5 Reasons to Start Using a Password Manager Now
You’ve likely heard that you should use a strong, unique password for every site or service you use. Crazy right? Using a different password every time you sign up to a website is one of the best ways to improve your digital security. But how are you supposed to remember all of those passwords? That’s where a password manager can help; they’re essentially a secure way to store important information like a password, credit card details, or documents. Keep reading on to discover the benefits of using a password manager.
Strong, unique passwords, not a problem
Password managers – like 1Password or LastPass – can generate strong (hard to guess) and unique passwords for you. This is great for your digital security for many reasons. Firstly, you stop using weak passwords like 123456 or password (you’ll be surprised how many people use these as their password), which makes it more difficult for hackers to brute-force your account. Secondly, if one website has a data breach where your password is exposed, your accounts elsewhere aren’t compromised too because you’ve used a different password. These are two excellent reasons to get a password manager now.
Just remember one super strong passphrase
Each password manager will function slightly different from brand to brand, but essentially your passwords – and other important information – is secured using a method called encryption and this data is protected by a single password (or passphrase) that you remember. You can think of a password manager like an extra brain that is able to remember and never forgot an unlimited number of passwords. Your actual brain needs to remember just the one. An important point here is that you use a super-secure password to access your data, such a string of random but memorable words like blue-horse-pineapple-tree; the longer the password, the more secure your data will be.
Easily share passwords
Do you have accounts like utilities and services that more than one person needs access to? If so, it can be a challenge to securely tell someone the password for an account. But using a password manager can solve this issue. Some managers allow you to store your encrypted data on their servers and provide access to the people you choose. They can then securely access a password for an account without having to write it down or having to send it by SMS or email.
Lower the risk of a phishing attack
Another great feature of many passwords managers is that they can help prevent phishing attacks. A phishing attack is when a bad actor creates a copy of another website - like your bank or social media account - to try and trick a visit into providing their username and passwords. By doing so, the bad actor receives the entered information and potentially gains access to the account. This is the reason why a friend on Facebook may have posted strange content, their account was compromised. This can be prevented as password managers will usually only complete a username and password for the correct website, not a fake or copy.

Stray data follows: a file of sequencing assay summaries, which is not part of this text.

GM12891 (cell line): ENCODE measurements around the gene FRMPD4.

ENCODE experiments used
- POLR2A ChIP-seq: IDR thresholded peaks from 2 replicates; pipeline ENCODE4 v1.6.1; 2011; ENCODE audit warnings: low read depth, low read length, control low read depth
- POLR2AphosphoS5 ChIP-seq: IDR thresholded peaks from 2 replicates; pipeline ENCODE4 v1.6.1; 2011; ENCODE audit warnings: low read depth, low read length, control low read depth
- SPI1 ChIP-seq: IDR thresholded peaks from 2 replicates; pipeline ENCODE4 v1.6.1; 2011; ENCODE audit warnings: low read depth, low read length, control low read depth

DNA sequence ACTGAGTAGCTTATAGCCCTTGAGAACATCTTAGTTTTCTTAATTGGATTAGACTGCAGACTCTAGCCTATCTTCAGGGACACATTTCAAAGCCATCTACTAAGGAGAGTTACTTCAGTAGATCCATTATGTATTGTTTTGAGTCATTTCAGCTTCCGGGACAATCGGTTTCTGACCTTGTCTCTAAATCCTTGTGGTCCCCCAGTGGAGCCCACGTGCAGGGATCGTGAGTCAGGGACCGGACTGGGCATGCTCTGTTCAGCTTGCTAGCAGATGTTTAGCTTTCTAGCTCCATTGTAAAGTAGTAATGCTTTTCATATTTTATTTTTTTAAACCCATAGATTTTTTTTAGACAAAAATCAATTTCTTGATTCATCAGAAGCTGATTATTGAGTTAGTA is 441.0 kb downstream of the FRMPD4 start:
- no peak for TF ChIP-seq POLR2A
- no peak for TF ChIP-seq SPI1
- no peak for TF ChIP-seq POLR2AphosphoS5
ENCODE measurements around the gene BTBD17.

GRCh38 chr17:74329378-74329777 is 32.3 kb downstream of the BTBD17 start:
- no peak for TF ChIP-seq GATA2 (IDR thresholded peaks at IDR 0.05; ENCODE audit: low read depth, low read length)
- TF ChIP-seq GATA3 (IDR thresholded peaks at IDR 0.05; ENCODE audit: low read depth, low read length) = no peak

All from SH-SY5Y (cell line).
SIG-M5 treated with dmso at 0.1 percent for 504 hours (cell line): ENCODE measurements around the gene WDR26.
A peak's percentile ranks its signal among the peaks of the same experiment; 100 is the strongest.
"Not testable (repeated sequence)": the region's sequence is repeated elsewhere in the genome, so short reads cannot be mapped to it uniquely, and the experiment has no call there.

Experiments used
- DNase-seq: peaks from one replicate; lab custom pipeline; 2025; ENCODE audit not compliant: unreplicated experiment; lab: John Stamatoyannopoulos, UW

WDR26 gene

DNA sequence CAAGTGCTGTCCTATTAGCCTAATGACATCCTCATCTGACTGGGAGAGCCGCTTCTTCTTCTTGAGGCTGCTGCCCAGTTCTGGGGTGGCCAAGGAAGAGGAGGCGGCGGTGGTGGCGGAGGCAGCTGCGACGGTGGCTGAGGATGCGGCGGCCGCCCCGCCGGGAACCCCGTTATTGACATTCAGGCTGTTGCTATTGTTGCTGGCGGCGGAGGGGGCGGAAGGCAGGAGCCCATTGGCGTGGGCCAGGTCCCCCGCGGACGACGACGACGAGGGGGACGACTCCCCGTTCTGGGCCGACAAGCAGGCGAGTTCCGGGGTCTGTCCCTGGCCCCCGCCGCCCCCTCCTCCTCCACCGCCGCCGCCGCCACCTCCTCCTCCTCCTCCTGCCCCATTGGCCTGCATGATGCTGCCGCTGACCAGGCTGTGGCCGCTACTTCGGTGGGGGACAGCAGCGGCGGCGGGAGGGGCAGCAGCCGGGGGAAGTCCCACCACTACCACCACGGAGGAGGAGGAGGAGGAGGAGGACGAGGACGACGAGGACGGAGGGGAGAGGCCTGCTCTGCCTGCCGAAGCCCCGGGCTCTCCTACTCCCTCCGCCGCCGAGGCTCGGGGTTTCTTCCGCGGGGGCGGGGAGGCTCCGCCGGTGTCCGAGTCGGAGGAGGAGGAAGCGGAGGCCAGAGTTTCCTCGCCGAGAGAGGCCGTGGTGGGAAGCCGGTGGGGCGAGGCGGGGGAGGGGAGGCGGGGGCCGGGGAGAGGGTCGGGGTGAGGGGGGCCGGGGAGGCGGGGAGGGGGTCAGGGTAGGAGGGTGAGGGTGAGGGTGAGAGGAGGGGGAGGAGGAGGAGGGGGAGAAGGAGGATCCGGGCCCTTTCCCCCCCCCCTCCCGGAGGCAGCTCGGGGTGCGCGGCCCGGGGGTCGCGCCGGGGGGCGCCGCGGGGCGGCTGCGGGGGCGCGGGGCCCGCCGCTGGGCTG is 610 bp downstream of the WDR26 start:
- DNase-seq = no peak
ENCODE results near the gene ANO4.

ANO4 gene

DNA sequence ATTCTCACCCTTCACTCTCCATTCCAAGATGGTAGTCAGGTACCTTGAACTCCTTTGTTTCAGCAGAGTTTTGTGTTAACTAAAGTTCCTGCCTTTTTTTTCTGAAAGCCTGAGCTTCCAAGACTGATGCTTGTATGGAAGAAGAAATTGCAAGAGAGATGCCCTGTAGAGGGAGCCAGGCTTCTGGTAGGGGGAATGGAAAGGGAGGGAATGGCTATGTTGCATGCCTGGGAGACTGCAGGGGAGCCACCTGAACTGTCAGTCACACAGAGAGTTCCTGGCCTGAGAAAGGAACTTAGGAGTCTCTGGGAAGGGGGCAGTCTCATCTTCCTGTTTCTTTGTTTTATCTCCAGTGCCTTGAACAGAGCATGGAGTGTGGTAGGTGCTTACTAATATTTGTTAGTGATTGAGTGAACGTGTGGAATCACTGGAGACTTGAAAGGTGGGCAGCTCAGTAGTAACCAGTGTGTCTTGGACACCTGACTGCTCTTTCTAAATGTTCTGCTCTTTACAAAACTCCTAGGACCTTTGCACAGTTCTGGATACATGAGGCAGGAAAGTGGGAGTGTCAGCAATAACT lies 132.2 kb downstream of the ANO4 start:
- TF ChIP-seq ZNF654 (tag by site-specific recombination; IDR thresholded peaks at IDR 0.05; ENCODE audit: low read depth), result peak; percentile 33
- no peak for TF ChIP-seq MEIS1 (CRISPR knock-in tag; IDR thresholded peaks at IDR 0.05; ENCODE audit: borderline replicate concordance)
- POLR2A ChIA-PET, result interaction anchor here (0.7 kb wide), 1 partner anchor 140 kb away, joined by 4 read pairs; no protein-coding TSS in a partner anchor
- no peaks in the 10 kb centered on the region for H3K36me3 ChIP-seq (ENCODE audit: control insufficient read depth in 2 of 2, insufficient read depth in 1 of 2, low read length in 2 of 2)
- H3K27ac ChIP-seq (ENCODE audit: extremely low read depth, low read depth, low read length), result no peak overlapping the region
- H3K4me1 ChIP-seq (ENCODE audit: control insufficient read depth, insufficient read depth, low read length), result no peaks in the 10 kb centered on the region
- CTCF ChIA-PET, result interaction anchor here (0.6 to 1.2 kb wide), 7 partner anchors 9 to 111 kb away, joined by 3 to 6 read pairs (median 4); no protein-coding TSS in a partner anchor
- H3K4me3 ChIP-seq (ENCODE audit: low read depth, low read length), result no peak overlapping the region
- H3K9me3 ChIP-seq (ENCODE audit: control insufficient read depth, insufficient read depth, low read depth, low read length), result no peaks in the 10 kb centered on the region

Using Facebook as an example again, a bad actor may send you to the domain faceboook.com (this is not Facebook’s domain) but a user may not notice this slight change. This fake site would usually look EXACTLY the same. So, anyone not using a password manager might enter their login information here without realising, ultimately sharing it with the bad actor. Using a password manager can help as the software would not fill in the login details for the Facebook account because it does not recognise the domain name (faceboook.com); this can prompt the user to investigate the site they’re visiting in more detail, where they discover they’re not actually on facebook.com. There are also other ways you can prevent falling foul to a phishing attack.
2FA for even more secure accounts
You’ve heard of two-factor authentication (2FA), right? If you haven’t, you’ve likely encountered it before though. Banks and other companies may text you a code to verify it’s you taking an action, like a credit card purchase. This code is the “second” factor of authentication. The first would be your credit card details or for websites, the username and password. Using 2FA can improve your digital security as its harder for bad actors to gain access to your accounts. There are issues with using SMS based 2FA however, and some of the other options can be a hassle to use.
A password manager like 1Password can make using 2FA a breeze. The software will first auto-complete your username and password. Once this has been verified by the website, it’ll ask for your 2FA code that the password manager provides. It’s a seamless way of using 2FA security on accounts.
That’s it, our five reasons to start using a password manager now. If your serious about improving your digital security, this is probably one of the more useful ways to enhance your online security. It may take a bit of time to become familiar with a password manager, but it’s well worth the effort. Looking for another easy digital security win? Check out our article about webcam security.